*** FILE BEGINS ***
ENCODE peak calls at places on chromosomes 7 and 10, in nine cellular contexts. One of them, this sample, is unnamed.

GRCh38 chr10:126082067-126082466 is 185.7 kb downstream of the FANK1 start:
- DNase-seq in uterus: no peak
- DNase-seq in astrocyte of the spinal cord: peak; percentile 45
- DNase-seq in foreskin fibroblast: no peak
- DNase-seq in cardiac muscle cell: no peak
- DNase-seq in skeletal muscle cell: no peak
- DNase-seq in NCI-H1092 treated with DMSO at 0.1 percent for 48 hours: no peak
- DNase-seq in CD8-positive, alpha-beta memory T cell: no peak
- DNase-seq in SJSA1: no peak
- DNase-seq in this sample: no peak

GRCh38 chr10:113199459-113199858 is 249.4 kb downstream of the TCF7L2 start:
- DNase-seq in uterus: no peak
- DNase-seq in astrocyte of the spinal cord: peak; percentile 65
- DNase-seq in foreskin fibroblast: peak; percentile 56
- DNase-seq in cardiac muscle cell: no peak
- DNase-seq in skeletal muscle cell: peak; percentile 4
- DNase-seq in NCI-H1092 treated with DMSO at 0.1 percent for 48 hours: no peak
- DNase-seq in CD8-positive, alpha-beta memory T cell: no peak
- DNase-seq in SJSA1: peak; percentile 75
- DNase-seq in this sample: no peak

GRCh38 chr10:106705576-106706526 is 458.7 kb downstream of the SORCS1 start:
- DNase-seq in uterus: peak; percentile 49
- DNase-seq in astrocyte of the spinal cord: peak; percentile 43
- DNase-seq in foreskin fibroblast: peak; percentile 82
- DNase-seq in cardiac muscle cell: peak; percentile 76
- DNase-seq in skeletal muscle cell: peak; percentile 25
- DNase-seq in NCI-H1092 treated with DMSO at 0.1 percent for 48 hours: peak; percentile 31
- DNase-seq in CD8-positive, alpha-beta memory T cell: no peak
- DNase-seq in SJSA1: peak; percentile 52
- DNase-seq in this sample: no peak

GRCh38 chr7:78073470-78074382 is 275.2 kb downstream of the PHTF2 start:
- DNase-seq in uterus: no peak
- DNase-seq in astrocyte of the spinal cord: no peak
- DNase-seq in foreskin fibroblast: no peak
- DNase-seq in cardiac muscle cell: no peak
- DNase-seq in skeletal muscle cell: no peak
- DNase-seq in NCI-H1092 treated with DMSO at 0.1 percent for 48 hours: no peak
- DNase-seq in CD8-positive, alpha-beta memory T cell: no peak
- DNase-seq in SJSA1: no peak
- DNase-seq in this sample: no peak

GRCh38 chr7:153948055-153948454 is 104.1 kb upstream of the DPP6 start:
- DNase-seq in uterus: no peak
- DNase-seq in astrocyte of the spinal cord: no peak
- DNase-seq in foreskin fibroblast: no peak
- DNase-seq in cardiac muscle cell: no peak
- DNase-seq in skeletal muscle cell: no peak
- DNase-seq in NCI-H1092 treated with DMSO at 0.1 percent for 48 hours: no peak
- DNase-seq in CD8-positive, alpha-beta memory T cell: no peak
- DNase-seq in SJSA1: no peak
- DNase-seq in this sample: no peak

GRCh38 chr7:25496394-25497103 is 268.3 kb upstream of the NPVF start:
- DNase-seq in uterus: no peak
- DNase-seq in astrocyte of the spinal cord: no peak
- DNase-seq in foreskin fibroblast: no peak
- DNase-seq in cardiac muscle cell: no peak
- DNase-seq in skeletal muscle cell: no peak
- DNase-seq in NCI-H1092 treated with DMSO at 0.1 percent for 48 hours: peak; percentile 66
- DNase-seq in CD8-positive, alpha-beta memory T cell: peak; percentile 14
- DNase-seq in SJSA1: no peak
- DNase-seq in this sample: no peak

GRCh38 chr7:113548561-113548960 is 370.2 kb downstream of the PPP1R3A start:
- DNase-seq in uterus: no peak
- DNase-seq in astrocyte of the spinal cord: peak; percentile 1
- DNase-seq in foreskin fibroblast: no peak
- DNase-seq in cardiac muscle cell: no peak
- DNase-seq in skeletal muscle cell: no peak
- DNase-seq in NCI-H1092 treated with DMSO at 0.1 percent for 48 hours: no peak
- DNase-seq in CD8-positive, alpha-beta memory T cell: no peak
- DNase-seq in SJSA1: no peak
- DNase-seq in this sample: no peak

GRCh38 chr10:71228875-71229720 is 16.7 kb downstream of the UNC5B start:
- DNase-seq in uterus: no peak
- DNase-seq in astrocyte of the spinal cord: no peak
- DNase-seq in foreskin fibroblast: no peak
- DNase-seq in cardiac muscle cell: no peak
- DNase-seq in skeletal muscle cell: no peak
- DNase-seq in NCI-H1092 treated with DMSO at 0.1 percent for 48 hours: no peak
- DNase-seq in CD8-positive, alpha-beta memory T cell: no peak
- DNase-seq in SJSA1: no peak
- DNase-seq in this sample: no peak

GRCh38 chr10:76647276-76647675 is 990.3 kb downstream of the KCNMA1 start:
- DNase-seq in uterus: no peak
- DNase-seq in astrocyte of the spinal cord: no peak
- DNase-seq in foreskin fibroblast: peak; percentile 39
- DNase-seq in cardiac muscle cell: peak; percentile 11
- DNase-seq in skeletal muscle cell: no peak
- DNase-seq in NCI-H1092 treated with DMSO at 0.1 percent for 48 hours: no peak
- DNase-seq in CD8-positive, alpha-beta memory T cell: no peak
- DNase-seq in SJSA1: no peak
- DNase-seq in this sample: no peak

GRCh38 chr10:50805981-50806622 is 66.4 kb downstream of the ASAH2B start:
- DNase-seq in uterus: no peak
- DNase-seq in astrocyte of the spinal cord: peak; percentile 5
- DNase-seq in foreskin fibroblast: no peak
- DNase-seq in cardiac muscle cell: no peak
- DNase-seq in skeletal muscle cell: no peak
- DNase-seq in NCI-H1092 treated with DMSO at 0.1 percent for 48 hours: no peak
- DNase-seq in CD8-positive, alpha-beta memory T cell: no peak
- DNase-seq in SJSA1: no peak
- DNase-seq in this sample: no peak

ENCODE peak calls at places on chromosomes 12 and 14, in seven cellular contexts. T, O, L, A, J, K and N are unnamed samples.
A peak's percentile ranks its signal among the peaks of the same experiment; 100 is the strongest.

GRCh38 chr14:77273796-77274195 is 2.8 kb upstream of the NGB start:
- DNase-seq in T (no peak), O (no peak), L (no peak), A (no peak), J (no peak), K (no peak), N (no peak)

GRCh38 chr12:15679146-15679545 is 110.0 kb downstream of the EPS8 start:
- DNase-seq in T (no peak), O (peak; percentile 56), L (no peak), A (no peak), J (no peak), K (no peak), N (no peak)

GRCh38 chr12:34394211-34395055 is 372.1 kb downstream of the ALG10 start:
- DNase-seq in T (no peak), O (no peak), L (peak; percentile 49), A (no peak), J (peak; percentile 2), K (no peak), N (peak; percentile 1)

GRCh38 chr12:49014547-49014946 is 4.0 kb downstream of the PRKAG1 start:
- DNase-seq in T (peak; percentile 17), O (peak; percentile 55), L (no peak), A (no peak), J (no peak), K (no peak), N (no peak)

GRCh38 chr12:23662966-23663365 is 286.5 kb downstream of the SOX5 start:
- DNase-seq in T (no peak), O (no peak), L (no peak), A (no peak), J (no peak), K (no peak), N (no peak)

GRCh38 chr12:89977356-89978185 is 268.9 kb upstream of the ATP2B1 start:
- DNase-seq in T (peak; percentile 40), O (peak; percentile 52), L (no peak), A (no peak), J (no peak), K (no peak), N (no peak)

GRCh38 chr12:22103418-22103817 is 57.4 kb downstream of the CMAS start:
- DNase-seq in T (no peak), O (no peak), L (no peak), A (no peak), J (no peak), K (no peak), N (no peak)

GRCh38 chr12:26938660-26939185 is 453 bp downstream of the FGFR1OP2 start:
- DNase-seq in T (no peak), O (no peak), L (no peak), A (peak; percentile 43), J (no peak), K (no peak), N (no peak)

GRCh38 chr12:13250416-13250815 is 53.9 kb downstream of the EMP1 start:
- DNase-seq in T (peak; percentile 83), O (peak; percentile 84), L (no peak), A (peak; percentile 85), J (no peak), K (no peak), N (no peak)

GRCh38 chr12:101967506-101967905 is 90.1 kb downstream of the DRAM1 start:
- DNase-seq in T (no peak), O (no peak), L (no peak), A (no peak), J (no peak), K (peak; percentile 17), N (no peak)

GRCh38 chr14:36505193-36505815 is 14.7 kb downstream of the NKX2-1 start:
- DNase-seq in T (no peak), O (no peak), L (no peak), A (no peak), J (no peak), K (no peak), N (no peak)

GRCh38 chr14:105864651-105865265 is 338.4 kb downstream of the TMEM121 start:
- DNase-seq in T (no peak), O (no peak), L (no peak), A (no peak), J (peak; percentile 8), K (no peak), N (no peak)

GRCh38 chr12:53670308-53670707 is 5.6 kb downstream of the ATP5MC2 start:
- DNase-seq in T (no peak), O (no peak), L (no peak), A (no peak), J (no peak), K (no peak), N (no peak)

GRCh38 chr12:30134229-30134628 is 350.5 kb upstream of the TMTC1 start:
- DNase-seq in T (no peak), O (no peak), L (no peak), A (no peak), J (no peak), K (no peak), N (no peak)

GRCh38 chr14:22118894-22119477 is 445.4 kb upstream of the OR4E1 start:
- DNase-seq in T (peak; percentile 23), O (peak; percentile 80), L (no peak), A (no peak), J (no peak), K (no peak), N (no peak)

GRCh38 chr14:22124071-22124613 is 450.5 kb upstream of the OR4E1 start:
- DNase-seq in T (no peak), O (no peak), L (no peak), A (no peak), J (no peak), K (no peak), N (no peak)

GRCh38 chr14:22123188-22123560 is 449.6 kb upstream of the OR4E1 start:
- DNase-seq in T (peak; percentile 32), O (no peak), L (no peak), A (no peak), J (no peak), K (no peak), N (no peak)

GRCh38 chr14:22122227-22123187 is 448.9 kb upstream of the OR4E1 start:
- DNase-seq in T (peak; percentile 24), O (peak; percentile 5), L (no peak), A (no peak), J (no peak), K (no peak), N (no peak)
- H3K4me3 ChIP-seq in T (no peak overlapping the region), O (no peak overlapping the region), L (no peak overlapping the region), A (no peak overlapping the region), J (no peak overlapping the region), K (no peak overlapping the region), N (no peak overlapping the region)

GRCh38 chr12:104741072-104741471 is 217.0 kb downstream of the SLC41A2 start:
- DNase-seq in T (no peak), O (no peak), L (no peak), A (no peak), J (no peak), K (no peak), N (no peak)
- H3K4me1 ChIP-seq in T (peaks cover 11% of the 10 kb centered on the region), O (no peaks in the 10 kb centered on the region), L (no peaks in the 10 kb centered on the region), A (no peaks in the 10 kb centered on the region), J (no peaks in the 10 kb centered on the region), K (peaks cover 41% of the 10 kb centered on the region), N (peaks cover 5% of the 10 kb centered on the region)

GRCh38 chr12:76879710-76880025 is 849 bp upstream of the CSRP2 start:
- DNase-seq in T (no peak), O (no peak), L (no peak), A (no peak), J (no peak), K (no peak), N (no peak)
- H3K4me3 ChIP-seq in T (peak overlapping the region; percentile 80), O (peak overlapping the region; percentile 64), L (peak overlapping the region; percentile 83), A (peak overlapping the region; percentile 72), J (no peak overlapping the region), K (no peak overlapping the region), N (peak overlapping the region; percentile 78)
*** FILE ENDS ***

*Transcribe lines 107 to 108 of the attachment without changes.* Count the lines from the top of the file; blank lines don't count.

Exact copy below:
- DNase-seq in T (no peak), O (peak; percentile 56), L (no peak), A (no peak), J (no peak), K (no peak), N (no peak)

GRCh38 chr12:34394211-34395055 is 372.1 kb downstream of the ALG10 start: